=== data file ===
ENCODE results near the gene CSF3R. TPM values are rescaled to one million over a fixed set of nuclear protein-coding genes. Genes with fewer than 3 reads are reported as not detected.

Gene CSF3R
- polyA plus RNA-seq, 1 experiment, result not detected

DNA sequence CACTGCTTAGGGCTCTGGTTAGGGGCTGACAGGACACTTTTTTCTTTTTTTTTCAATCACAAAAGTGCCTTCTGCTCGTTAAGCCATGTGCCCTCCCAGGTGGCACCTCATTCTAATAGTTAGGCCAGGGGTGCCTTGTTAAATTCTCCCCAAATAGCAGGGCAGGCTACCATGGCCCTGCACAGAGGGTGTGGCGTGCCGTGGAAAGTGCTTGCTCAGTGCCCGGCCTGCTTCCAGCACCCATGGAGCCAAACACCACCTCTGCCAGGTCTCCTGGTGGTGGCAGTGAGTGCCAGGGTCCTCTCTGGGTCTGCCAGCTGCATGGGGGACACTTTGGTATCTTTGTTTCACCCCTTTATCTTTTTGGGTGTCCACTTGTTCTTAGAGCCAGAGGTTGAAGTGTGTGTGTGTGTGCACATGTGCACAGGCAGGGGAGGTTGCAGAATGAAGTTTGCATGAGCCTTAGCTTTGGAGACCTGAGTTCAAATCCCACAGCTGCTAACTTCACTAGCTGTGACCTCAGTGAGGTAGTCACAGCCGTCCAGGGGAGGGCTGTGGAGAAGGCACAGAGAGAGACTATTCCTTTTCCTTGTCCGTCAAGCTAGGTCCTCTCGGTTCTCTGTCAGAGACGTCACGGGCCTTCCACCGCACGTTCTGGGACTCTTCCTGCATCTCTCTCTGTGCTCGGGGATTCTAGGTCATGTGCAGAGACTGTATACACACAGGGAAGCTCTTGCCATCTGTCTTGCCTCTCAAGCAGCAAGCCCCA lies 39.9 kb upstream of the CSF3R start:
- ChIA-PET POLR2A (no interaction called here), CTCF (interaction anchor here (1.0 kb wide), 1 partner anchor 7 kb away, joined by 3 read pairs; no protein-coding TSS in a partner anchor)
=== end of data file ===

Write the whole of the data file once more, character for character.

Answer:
ENCODE results near the gene CSF3R. TPM values are rescaled to one million over a fixed set of nuclear protein-coding genes. Genes with fewer than 3 reads are reported as not detected.

Gene CSF3R
- polyA plus RNA-seq, 1 experiment, result not detected

DNA sequence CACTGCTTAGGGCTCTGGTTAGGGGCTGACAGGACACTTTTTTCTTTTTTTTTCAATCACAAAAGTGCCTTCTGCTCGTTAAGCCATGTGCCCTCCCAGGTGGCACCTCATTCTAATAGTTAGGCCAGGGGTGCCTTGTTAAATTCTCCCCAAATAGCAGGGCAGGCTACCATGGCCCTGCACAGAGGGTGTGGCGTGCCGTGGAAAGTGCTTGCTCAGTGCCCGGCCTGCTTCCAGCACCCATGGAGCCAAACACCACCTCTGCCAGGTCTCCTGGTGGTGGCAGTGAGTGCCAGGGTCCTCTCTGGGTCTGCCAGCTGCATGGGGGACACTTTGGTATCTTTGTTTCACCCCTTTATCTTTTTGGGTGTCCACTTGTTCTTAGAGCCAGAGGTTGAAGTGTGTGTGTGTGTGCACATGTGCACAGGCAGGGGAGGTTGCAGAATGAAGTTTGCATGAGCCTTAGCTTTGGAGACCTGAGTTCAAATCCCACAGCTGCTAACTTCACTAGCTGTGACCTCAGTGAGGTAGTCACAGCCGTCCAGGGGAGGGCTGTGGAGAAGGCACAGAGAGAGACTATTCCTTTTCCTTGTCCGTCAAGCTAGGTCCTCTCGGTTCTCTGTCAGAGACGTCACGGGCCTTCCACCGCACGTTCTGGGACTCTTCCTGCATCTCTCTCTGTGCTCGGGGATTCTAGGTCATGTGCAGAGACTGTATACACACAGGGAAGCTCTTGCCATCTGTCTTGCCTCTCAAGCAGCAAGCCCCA lies 39.9 kb upstream of the CSF3R start:
- ChIA-PET POLR2A (no interaction called here), CTCF (interaction anchor here (1.0 kb wide), 1 partner anchor 7 kb away, joined by 3 read pairs; no protein-coding TSS in a partner anchor)